Aging Options

“Fee-Only” vs. “Fee-Based” Financial Planning – a Crucial Difference

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One of the questions we receive frequently here at AgingOptions, in our seminars or on the radio, involves choosing a financial adviser. We’re often asked something like this: “One financial planner is asking me to pay a fee, while another is compensated based on commissions. Which one is better?”

This recent article from the website Investopedia does a good job, we think, of clearing up the confusion – and these days there is plenty of confusion, created in part by pending changes to the financial planning world caused by something referred to as the Fiduciary Rule. This is a new set of rules from the U.S. Department of Labor that will take effect between April 2017 and January 2018, rules that change the relationship between financial advisors and their clients. From now on, once the rules take effect, a financial adviser has to put the interests of his or her client first, and openly disclose any potential conflict of interest, including commissions they earn from selling you a financial product they’re recommending.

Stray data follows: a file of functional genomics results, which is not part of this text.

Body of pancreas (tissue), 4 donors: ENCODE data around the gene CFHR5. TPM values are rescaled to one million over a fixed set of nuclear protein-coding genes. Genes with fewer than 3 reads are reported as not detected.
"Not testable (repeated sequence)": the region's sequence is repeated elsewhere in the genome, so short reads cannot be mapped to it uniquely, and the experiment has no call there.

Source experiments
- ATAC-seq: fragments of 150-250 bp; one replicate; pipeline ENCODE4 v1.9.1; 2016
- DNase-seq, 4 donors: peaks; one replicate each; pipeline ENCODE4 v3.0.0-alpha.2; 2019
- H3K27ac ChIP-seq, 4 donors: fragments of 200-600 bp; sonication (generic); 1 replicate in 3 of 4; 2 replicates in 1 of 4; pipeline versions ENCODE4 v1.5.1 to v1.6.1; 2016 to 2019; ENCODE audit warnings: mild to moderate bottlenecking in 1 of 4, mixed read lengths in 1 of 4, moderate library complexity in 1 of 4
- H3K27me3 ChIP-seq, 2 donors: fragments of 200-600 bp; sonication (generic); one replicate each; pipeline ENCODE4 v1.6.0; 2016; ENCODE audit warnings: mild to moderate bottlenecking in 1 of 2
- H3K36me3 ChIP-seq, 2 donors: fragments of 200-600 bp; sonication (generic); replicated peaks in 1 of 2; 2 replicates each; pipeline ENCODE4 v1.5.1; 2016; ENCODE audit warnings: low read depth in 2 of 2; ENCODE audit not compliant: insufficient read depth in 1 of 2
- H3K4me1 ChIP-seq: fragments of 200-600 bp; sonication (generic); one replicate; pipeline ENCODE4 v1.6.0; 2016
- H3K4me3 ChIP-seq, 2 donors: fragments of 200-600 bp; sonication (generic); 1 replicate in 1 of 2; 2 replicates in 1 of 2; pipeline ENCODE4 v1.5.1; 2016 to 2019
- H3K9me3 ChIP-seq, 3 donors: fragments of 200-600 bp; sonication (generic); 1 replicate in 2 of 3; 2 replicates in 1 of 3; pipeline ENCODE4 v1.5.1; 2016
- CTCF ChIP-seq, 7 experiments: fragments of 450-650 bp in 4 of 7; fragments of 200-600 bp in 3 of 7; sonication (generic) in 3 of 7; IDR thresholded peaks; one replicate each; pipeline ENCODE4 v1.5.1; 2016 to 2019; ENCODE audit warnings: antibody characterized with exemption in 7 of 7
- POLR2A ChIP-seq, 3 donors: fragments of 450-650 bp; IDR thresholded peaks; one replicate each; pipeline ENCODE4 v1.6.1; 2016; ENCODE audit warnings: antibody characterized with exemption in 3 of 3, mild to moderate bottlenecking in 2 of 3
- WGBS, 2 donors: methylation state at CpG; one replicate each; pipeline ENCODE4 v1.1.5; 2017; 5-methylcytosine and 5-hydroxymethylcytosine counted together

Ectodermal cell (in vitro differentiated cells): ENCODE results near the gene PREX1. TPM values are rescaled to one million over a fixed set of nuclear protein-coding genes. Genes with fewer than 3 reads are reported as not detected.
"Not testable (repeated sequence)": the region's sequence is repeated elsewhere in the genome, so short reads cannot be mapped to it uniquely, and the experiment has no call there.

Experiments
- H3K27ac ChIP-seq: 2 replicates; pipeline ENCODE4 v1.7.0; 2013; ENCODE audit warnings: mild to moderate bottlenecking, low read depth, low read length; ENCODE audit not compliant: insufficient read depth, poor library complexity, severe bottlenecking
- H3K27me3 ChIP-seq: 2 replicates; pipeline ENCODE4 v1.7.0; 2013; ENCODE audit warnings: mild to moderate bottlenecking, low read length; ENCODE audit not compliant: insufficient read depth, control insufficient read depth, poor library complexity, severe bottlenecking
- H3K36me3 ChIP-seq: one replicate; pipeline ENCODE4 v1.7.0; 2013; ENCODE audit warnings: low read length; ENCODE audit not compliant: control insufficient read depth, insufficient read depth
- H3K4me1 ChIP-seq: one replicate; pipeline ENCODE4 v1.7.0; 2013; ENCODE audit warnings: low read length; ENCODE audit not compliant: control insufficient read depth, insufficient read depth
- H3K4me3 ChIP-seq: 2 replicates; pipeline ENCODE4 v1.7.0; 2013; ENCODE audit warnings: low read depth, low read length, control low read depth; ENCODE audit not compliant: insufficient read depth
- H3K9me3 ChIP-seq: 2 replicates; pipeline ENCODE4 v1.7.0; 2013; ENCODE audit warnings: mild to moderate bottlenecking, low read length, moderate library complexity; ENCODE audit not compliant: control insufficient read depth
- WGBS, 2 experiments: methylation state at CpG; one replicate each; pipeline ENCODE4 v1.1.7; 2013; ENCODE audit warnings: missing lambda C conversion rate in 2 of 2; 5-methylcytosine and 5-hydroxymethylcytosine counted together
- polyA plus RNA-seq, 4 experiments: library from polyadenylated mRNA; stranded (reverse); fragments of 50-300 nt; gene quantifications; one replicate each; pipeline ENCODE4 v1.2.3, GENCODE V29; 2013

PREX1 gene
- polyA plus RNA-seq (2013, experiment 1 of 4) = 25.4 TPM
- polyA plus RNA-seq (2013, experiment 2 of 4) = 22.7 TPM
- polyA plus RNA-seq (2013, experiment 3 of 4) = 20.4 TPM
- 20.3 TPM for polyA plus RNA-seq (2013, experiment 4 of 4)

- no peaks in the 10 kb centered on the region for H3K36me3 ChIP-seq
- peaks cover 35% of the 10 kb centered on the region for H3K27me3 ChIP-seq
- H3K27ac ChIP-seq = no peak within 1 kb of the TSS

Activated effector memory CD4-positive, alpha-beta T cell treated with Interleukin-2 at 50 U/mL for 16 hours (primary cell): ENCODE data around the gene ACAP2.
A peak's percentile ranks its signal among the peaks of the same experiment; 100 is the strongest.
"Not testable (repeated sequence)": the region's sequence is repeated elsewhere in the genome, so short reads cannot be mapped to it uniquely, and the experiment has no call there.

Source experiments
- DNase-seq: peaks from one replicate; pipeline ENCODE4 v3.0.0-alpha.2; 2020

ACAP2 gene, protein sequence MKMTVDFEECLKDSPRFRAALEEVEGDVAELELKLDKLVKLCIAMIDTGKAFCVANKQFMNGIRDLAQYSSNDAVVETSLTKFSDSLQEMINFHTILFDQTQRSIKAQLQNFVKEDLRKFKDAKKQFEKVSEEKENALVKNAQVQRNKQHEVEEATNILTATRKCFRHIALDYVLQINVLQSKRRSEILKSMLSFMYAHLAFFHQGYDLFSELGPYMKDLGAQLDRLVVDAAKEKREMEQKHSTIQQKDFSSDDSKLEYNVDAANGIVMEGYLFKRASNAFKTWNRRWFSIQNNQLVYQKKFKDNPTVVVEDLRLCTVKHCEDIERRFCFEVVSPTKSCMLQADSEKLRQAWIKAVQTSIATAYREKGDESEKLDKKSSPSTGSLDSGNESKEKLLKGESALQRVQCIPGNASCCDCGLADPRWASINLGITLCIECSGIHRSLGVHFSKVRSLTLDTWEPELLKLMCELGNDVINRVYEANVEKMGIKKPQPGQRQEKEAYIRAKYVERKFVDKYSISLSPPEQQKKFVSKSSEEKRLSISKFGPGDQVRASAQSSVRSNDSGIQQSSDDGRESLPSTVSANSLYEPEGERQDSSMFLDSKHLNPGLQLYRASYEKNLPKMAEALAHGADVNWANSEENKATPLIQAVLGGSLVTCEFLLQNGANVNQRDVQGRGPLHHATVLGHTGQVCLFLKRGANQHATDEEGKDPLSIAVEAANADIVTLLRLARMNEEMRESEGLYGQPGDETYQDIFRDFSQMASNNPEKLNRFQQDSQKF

Partly as a result of the new Fiduciary Rule, the brokerage community has come up with the label “fee-based” to describe their agents who are still allowed to earn commissions. So what’s the difference between “fee-based” and “fee-only” advisers, and which is best for you?                 As the Investopedia article puts it, if you’re confused about the difference between fee-only and fee-based financial planning, you’re not alone. But the article’s author, financial planner Brad Sherman, says, “Understanding the difference between fee-only and fee-based is important and could be the key to your long-term planning success.”